So while “this faith” may be strong or weak, yet it is in the least degree of it different in the kind or nature of it, as is all other saving grace, from the faith and common grace of temporary believers. The Confession indicates that though this faith is sometimes weak, nonetheless, it is still saving faith. Further, even if it is a weak saving faith, it is completely different from the so-called faith of those who appear to have saving faith, but in fact do not—termed “temporary believers.” We are reminded that God graciously gives his elect saving faith, and that faith given enables them to believe unto salvation (14:1). Peter indicates that the faith given to the apostles is the same kind of faith as is given to all the elect; that is, it is a saving faith: “Simon Peter, a bond-servant and apostle of Jesus Christ, To those who have received a faith of the same kind as ours, by the righteousness of our God and Savior, Jesus Christ” (2 Peter 1:1 NASB). This saving faith is not of the same kind as those who only believe only for a time and then renounce their faith—the “temporary believer.”
What is the character of the temporary believer’s faith? Well, for one, it does not endure; that is why it is called “temporary.” Faith must endure to the end to be saving faith (Matt. 24:13). Secondly, the temporary believer’s apparent faith merely comes from common grace, not the special grace of effectual calling (10:2). Unless God sovereignly applies redemption to a person, beginning with effectual calling and regeneration, there is no grace of faith given to them, and thus they are not enabled to truly believe to the saving of their souls (14:1). We recall from chapter 10, paragraph 4: “Others not elected, although they may be called by the ministry of the Word, and may have some common operations of the Spirit, yet not being effectually drawn by the Father, they neither will nor can truly come to Christ, and therefore cannot be saved: much less can men that receive not the Christian religion be saved; be they never so diligent to frame their lives according to the light of nature and the law of that religion they do profess.” Hebrews 6:4-8, also seems to address what amounts to a temporary believer:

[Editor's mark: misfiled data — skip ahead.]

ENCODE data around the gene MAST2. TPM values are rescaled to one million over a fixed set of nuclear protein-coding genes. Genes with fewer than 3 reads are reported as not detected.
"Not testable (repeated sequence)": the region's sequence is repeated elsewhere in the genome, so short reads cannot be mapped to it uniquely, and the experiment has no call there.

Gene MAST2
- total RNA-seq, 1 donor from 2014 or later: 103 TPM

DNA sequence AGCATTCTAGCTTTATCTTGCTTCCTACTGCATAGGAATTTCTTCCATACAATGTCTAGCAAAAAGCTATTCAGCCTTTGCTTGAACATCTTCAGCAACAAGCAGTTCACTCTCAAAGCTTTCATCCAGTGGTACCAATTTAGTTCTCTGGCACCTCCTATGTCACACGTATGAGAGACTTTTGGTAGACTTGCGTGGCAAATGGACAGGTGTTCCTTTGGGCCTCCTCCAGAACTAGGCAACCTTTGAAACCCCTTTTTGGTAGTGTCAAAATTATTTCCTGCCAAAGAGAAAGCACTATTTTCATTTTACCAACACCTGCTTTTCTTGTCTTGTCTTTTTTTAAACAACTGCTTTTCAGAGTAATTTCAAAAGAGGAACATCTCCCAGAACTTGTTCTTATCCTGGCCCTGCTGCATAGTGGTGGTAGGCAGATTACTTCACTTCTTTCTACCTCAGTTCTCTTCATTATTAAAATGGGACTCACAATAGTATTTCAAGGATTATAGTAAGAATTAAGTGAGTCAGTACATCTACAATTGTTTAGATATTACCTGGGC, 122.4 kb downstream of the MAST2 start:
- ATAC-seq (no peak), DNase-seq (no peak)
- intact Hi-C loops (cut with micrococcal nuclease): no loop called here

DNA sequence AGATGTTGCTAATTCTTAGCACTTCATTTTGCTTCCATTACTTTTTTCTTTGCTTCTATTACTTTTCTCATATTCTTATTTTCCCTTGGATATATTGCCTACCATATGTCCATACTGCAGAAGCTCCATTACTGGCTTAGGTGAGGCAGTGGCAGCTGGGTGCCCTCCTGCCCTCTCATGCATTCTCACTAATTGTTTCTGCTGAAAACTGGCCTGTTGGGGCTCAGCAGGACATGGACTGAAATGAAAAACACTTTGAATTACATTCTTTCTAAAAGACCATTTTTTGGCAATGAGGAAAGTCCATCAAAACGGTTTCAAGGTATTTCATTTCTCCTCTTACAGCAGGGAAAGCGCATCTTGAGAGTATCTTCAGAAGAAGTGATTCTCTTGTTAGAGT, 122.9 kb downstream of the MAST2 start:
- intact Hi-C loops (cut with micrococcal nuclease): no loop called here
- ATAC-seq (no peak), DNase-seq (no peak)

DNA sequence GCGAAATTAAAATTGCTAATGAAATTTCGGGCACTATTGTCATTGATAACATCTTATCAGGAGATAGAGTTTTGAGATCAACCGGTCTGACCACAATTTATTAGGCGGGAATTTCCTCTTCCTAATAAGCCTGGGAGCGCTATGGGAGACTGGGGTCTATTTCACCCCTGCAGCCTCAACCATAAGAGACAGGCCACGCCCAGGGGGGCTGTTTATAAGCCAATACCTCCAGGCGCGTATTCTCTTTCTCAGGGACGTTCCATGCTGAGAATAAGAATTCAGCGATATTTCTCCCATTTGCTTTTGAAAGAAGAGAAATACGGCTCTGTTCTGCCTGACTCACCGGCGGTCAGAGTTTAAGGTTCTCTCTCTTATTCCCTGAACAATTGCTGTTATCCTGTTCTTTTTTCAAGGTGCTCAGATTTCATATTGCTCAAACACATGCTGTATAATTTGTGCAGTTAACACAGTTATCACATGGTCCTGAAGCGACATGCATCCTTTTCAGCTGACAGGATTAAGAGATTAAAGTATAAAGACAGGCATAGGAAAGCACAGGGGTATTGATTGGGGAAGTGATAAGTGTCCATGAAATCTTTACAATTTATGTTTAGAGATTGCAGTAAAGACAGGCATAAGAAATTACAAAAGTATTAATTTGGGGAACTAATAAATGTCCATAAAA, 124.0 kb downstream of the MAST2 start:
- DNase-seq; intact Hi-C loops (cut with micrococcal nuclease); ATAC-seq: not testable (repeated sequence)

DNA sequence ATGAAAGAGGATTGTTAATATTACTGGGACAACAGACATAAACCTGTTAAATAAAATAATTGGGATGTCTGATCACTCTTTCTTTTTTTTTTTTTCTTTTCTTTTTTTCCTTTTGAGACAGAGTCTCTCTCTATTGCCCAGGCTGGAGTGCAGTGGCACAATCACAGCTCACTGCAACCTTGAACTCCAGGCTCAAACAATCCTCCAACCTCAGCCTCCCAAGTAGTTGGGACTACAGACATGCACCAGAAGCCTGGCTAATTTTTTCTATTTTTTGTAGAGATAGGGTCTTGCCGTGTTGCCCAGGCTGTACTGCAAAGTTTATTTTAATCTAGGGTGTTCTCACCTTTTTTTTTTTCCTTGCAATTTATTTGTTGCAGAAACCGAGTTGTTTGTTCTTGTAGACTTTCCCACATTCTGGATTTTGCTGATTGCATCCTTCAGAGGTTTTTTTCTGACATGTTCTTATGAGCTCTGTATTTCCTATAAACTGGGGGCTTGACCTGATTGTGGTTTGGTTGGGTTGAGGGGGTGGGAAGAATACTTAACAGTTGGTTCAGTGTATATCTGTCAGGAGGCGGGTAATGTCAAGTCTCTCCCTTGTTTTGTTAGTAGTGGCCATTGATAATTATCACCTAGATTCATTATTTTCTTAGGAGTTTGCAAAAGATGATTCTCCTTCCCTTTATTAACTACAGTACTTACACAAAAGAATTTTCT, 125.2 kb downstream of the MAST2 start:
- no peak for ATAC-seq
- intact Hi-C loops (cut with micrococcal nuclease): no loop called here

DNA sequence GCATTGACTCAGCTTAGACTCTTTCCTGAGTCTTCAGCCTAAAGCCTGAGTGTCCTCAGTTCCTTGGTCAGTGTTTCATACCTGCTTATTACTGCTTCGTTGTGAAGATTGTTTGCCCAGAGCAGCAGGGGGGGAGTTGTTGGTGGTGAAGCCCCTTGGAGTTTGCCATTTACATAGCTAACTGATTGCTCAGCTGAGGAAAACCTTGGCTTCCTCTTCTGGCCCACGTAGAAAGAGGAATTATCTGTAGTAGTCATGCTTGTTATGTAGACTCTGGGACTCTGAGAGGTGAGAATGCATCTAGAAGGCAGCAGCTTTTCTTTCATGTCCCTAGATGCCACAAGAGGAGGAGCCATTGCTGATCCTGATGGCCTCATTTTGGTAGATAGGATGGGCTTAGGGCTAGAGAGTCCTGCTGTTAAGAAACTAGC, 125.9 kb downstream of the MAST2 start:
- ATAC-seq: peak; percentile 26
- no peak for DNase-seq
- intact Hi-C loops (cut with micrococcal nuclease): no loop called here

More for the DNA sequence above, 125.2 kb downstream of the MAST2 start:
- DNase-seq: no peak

- “For it is impossible, in the case of those who have once been enlightened, who have tasted the heavenly gift, and have shared in the Holy Spirit, 5 and have tasted the goodness of the word of God and the powers of the age to come, 6 and then have fallen away, to restore them again to repentance, since they are crucifying once again the Son of God to their own harm and holding him up to contempt. 7 For land that has drunk the rain that often falls on it, and produces a crop useful to those for whose sake it is cultivated, receives a blessing from God. 8 But if it bears thorns and thistles, it is worthless and near to being cursed, and its end is to be burned” (Heb. 6:4-8 ESV).
While the temporary believer does indeed have some belief in Christ, it is not the kind or nature of faith that brings them to “accept, receive, and rest on Christ alone for justification” (14:2).
The Confession adds that all other saving grace” is also of an entirely different ilk from what the temporary believer possesses. To best understand what is meant, we need to look back at chapter 11:2, and 13.1. Chapter 13, Of Sanctification. There the Confession states, “They more and more quickened, and strengthened in all saving graces, to the practice of all true holiness, without which no man shall see the Lord.” Thus these are not graces that save, but graces which flow from salvation, leading to the practice of holiness. So also, the Confession states in chapter 11, Of Justification, in paragraph 2: “Faith thus receiving and resting on Christ and his righteousness, is the alone instrument of justification; yet it is not alone in the person justified, but is ever accompanied with all other saving graces, and is no dead faith, but worketh by love.” So here in 14:3, these graces flow out of and follow salvation. Thus, even though the temporary believer seems to believe and bear some fruit, these are not the graces of true salvation; these are merely the result of common grace, or the common operations of the Spirit; they are not to be confused with true saving graces.